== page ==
Marriott Eyes Rewards, All-Inclusives in Cautious Travel Rebound

Jessica Wong

If thinking about Marriott International conjures the skyscraping Marquis flagship in New York’s Times Square, with its supersonic bubble elevators currently presiding over a dark Broadway, it would be easy to assume that the company faces a bleak near-term future. Indeed, parts of that company’s business are still struggling to find footing […]

If thinking about Marriott International conjures the skyscraping Marquis flagship in New York’s Times Square, with its supersonic bubble elevators currently presiding over a dark Broadway, it would be easy to assume that the company faces a bleak near-term future. Indeed, parts of that company’s business are still struggling to find footing amid a travel slowdown that has lasted more than a year.

At the Marquis, 800 jobs were eliminated around the year-end holidays. As a whole, Marriott International suffered its worst year in recent history in 2020. It also lost its visionary chief executive officer, Arne Sorenson, to pancreatic cancer.

But for Marriott, as for much of the travel industry, things are turning up, and pockets of opportunity are becoming clearer. Shortly after the announcement of its new CEO, Anthony Capuano, in mid-February, shares for the company rose to $157.50 and have since remained steady—a sharp departure from where things stood in May 2020, when they were just above $75.    

“It’s hard to make predictions about what will come next,” says Tina Edmundson, Marriott’s global brand officer, who adds that travel has evolved in the past year, from an indulgence to “a primal need.”

Expanding Beyond Hotels

Currently, Edmundson is shepherding the growth of a new sector devoted to rental homes called Marriott Homes and Villas, which debuted in 2019 as a far-cry competitor to Airbnb Inc. What started as a portfolio of 2,000 homes has grown to more than 25,000. (Airbnb maintains about 7 million rentals on its site.)

A Marriott rental home in Park CIty, Utah. 

Source: Marriott Homes and Villas

Edmundson frames the foray as less an attempt to rival Brian Chesky’s home-sharing unicorn and more about extending the ability to earn and redeem loyalty rewards in any travel scenario. “The goal is to really fill out our portfolio of options for our members,” she explains. “It’s not our desire to have millions of homes. It’s our desire to have a curated portfolio.”

Edmundson says Homes and Villas was “certainly advantageous” over the last 14 months, when privacy became the amenity with the greatest premium. “But on balance, we have 7,500 hotels, so it’s not anywhere near the scale of our true core product.” Rather than help the company weather the storm, it was a way to keep its Bonvoy members engaged while they were otherwise unable to travel.

All-Inclusives Go Luxe

Many think of all-inclusive resorts in four letter words. But these offerings have long been evolving, with even the main players—such as Club Med and Paradisius—finding ways to attract the next generation of travelers.

relates to Marriott Eyes Rewards, All-Inclusives in Cautious Travel Rebound

A Sunwing resort in the Caribbean. The brand sold 19 of its Blue Diamond resorts to Marriott in a recent deal.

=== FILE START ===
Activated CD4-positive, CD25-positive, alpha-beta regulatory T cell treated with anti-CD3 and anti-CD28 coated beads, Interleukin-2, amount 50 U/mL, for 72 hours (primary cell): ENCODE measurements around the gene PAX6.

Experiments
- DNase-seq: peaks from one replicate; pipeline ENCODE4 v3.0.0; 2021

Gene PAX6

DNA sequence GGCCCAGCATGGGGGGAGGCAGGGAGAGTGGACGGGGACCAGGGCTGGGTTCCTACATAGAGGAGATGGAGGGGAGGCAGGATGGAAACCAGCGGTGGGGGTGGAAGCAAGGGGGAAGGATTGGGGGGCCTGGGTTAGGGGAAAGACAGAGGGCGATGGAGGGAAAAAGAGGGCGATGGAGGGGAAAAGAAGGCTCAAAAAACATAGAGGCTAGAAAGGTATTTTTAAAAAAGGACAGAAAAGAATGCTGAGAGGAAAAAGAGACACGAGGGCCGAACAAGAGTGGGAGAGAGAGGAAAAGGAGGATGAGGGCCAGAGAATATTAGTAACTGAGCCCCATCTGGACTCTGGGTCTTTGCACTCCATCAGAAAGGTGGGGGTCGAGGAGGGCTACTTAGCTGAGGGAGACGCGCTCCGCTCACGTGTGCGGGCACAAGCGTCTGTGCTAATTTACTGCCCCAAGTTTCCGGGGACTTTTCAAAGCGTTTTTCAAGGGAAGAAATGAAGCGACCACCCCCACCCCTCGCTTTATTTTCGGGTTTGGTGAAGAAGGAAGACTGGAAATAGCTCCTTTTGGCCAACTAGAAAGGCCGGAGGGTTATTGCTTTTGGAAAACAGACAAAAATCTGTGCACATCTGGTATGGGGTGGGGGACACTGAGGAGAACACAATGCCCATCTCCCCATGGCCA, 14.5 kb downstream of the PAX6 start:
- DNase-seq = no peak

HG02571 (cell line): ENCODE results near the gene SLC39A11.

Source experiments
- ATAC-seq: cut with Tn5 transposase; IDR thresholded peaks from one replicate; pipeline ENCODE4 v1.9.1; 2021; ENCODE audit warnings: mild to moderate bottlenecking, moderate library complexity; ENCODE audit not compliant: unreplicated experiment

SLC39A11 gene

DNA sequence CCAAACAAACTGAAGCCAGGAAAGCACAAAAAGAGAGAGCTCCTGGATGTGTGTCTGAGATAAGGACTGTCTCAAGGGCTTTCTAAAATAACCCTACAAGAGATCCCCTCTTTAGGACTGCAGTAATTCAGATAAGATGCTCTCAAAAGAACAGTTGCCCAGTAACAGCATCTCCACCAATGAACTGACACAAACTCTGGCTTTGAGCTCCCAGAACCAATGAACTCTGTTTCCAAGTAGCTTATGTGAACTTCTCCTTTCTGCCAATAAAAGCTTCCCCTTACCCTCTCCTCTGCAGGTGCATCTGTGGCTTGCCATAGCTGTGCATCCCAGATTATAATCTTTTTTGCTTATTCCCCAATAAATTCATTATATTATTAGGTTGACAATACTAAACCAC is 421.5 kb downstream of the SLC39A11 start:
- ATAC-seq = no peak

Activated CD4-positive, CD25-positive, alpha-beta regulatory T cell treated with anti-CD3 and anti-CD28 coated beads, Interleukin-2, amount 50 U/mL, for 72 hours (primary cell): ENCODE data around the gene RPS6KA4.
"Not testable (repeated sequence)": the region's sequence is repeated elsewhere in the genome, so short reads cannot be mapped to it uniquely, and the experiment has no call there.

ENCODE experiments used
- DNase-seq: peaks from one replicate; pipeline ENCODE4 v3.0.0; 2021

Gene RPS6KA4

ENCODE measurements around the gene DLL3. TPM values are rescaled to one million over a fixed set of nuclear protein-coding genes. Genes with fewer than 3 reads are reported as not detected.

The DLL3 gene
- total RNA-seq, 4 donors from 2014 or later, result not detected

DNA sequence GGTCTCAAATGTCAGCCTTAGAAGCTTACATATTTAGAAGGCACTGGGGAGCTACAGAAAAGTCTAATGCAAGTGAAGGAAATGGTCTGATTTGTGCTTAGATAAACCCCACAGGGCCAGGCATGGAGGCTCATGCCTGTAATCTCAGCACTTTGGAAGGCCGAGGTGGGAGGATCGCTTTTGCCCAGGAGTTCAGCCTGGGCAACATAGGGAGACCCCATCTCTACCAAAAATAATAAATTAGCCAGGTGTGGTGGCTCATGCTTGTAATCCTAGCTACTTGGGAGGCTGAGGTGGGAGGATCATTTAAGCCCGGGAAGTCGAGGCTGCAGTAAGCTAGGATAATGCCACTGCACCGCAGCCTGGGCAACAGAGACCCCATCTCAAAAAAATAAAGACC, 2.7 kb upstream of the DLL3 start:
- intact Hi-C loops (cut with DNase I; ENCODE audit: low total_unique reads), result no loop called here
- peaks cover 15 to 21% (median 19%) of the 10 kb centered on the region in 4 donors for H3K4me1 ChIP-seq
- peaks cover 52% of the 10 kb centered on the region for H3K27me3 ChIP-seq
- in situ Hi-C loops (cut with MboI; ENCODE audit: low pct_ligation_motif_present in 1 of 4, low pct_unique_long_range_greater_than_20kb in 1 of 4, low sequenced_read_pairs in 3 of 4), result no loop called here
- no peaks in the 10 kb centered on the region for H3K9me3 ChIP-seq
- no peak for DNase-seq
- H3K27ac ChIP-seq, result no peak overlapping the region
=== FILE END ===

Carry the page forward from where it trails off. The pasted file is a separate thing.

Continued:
Source: Sunwing Travel Group

Marriott is joining their cause. The acquisition of 19 Blue Diamond Resorts around the Caribbean represents more than 7,000 new hotel rooms for the company; Edmundson says the aim is to have 33 resorts by 2025.

The acquired resorts will be converted into all-inclusive versions of Ritz-Carlton, Luxury Collection, and Westin, among other Marriott luxury brands. “When you think about a Ritz-Carlton all-inclusive, I don’t want you to think about an all-inclusive, I want you to think of an amazing Ritz that happens to be inclusive of every desire you might have,” she explains. “There’s some negativity around that space, but we are setting out to craft and curate something that doesn’t exist.”

relates to Marriott Eyes Rewards, All-Inclusives in Cautious Travel Rebound

A non-Marriott all-inclusive in Antigua, Carlisle Bay.

Source: Carlisle Bay

Of course, it does exist: All-inclusive resorts such as Jumby Bay and Carlisle Bay in Antigua cost upward of $1,300 a night in exchange for a vacation in which you never have to think about being nickel-and-dimed. But they are few and far between.

Each all-inclusive, Edmundson adds, will have brand extensions that relate to its parent’s roots: Westin will be the wellness-oriented all-inclusive, for example. The challenge will be educating anyone unfamiliar with these draws—and convincing guests to generally stay put on a resort, rather than using it as a home base for self-designed explorations. 

A Touch-and-Go 2021

Travelers are currently caught between a strong desire to cross things off bucket lists while needing to navigate ongoing border restrictions. That pull, she says, encouraged people to book more “drive-to” trips before learning that the EU would soon admit entry to certain vaccinated travelers.

The Gateway Arch, St Louis, Missouri, America

The Gateway Arch in St. Louis, the type of second city destination that Edmundson says is seeing extra demand in 2021.

Photographer: joe daniel price/Moment RF

“The drive market will last through the year,” she predicts, speaking of both Europe and the U.S. “I think that as borders open up, it’s going to be restrictive still for a little while, given the extra hassle of Covid tests and vaccine passports.”

All this is encouraging the discovery of second cities, says Edmundson, and will give mountain and resort destinations continued importance for another year. She cites unmatched off-season business in places from Aspen, Colo., to Deer Valley, Utah, where summer bookings are pacing 97% ahead of last year, driven by strong transient demand.

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